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RN3339

RN3339

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  1. That's AWESOME. So glad to hear it worked out for you. I agree dealing with mom/baby is definitely better on the other side of the labor/delivery process ;-)
  2. RN3339

    Explaining withdrawal

    I understand you were advised to discuss it, but I agree with Soprano that if the statement is supposed to be about why you want to attend that program I don't think I would bring attention to the WDs until it came up. Alternatively, if you feel the need to then I would perhaps include it minimally and just be direct and honest and state what you have learned or how you have changed in an effort to explain why this would not be an issue moving forward. Your school charges you with a withdrawal during the add/drop period? I realize all schools are different, but I've never seen that before personally. That's crazy to me. If you changed a class during the time it was allowed which is the same time people can still enroll late, etc that should not constitute a withdrawal. That's tough. In any event I would definitely focus more attention on why you want to attend and just make the withdrawal section short and sweet with an emphasis on how you've grown since. Regarding the WDs themselves I'm sure that they would look for accountability and personal growth. Hope it all works out for you!
  3. RN3339

    Nurse Substitute

    I don't know how much this will help, but I have a friend that did this for one school year. It was all over the board. Sometimes she would know she was working certain days to cover days off, etc. Sometimes she was called the night before, sometimes morning of depending on when someone called out sick. It was really hard to predict. It is similar to a substitute teacher. She did have the option to decline, but that was frowned upon. It was too unpredictable for her so she only did it the one year. I would ask the person hiring you to outline more information about the requirements of the position and ask how many hours this position usually averages based on the previous two or three school years, etc. Again, not sure how helpful that was, but good luck to you :-)
  4. RN3339

    That person

    My husband is hospitalized frequently and it is usually he that "outs" me or it just comes out because I know someone or they remember from a previous visit. I have not ever pushed it on anyone nor do I try to use to intimidate or get preferential treatment. If anything I try to make it easier on the nurse on shift by doing his showers or bed baths, changing the linens, etc. I think so long as it is handled in a way of showing respect to a fellow colleague there shouldn't be any issue.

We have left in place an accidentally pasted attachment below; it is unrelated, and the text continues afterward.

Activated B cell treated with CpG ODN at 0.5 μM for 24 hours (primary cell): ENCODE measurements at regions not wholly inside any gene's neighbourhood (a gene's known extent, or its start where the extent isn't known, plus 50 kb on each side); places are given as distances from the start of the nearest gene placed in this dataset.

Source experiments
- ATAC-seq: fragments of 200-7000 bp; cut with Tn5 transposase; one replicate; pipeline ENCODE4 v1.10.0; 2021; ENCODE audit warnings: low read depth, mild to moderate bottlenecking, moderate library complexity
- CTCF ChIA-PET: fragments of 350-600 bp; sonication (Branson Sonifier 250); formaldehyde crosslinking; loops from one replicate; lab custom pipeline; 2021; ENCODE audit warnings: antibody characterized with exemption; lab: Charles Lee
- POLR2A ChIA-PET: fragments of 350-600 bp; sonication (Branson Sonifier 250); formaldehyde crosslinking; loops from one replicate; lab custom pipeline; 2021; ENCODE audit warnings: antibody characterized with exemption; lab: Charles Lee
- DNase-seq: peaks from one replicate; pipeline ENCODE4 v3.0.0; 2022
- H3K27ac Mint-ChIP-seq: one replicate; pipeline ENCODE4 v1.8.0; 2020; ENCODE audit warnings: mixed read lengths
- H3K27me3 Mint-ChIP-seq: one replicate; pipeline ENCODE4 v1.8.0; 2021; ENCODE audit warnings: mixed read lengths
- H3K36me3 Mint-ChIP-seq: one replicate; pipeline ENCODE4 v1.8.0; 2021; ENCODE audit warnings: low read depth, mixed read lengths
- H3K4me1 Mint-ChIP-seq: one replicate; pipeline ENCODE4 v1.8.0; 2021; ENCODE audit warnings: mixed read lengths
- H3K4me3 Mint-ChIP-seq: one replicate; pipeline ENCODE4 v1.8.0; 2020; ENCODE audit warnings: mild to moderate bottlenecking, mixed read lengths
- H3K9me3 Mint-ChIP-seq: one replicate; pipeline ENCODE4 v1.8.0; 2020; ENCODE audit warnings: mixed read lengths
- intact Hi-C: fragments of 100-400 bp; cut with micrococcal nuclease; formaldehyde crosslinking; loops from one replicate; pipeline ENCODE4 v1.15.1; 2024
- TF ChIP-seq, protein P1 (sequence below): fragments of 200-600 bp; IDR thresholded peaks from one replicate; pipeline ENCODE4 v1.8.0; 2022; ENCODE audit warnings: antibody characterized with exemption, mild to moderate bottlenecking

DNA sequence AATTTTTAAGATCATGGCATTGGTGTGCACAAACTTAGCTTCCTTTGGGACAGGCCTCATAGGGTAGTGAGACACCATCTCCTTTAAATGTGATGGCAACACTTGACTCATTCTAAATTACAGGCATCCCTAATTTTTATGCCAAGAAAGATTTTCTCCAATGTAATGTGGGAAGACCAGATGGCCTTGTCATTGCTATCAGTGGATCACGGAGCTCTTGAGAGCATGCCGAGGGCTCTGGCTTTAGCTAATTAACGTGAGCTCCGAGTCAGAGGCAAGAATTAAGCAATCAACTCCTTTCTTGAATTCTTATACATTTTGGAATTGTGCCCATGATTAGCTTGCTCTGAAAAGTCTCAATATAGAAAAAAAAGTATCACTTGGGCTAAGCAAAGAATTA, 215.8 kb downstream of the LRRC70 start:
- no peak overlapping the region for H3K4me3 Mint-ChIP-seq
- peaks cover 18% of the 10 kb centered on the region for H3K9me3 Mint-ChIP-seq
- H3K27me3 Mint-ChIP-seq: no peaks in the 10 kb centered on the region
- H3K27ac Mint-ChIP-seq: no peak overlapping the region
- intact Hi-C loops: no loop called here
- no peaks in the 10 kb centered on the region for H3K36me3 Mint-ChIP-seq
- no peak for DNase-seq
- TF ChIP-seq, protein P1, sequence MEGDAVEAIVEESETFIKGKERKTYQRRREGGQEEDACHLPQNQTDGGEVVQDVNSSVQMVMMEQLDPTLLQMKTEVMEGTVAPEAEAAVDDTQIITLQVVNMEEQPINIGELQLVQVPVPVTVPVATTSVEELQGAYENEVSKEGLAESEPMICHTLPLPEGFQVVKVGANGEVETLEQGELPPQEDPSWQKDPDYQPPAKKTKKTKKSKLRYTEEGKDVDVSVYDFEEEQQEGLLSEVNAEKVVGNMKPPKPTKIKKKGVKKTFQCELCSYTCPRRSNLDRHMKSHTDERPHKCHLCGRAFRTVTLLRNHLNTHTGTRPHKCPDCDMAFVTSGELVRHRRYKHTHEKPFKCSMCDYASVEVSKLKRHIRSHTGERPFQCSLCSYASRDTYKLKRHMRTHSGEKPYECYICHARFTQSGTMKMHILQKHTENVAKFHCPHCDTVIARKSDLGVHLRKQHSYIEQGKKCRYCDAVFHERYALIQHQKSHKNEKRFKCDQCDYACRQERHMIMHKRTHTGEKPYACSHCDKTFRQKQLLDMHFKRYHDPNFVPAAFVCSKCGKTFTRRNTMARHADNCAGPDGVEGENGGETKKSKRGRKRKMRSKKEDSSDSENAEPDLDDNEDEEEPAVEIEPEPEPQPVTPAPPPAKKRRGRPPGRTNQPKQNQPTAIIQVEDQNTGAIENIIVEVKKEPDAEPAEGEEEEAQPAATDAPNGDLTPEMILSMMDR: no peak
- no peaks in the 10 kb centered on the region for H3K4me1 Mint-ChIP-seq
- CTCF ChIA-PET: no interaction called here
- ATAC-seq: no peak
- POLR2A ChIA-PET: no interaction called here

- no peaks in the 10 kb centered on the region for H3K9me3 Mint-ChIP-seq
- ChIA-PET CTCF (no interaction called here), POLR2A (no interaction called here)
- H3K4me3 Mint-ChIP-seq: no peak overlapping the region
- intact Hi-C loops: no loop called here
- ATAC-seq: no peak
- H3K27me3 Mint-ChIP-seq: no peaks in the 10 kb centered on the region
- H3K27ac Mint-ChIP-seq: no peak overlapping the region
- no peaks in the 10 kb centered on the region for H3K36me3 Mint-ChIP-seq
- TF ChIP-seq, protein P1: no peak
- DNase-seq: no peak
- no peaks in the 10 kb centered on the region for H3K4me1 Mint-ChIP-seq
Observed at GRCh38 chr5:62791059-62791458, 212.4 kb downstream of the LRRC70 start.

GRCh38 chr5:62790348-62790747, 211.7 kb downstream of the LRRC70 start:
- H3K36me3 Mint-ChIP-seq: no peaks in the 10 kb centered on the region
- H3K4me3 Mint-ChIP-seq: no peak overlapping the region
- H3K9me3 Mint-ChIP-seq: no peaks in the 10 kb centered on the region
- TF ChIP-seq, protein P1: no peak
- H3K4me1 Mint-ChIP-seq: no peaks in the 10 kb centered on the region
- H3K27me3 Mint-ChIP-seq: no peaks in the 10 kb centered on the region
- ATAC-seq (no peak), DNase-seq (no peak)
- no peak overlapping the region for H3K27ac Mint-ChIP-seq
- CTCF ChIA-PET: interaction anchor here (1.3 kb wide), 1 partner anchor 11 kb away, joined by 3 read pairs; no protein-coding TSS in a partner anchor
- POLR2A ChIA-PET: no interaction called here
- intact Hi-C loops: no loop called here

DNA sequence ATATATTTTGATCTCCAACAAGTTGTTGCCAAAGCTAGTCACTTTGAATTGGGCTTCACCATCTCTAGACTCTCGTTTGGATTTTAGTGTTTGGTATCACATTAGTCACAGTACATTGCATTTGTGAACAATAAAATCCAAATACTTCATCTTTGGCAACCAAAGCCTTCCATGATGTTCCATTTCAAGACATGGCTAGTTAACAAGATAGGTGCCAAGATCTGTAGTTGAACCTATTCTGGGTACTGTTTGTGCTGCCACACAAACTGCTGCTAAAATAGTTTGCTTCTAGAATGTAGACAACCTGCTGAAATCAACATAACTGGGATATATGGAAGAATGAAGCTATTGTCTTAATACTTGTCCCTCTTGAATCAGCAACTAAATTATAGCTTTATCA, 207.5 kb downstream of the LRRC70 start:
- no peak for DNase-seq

5. RN3339

    Rant and insecurities.

    I still remember my orientation for nursing school when the program director said that "many of you have been straight A students and as nursing students you will become B/C students because you will have to learn to think completely different then you ever had to before." It's very true. Memorizing and retaining information is only half the battle to a nursing exam because it is applying that information that you are tested on. Many exam questions are subjective because all of the choices may be correct, but it's about which is the first priority, etc. Do not think that you are inadequate, you are learning a new way of thinking. Like another poster stated, the fact that you are this concerned means the world. You are going to make mistakes and have "aha" moments two days later, lol, it happens. You're learning more each week and the further along you get the more confident you will become. The same will happen when you get your first job as a new grad and over time things will become second nature. Please do not equivocate your worth or adequacy with the fact you cannot maintain a 4.0 in nursing school. It is a different world from traditional classes. It definitely can be a shock to the system/ego, but with time you will learn to think more like a nurse and as you do the exams will get easier. Good luck to you!
  6. It truly just comes down to what your HR Dept decides at that time. I've seen people leave 6 months in and not have to pay back a dime and others leave at a year and have to pay back their prorated amount. I believe when the time comes if the hospital has a need in the area you want to transfer to the will probably strike a deal with you. While they will have to invest in more training for you, at least you would be staying with the facility. With that being said, L&D is not always an easy transition as a new grad and it can take a year or two to truly feel comfortable with your skills/nursing judgment no matter where you work. I would see how you feel when you reach a year in and if you still feel like you need the change have a discussion with HR. I would be surprised if they didn't try to work something out with you, especially if you're willing to reimburse them if they require it. Good luck to you!
  7. RN3339

    6 years clean and terrified in Delaware

    There are things such as the hand sanitizer that can cause false positives and many unreliabilities with this test that are coming to light. There is a SAMHSA bulletin regarding this and many studies in place regarding different issues that have risen. Contact your state's Bar Association for assistance in locating a lawyer if they indeed try to take further action on your license. Congratulations on turning your life around and I sincerely hope you are able to resolve this situation!
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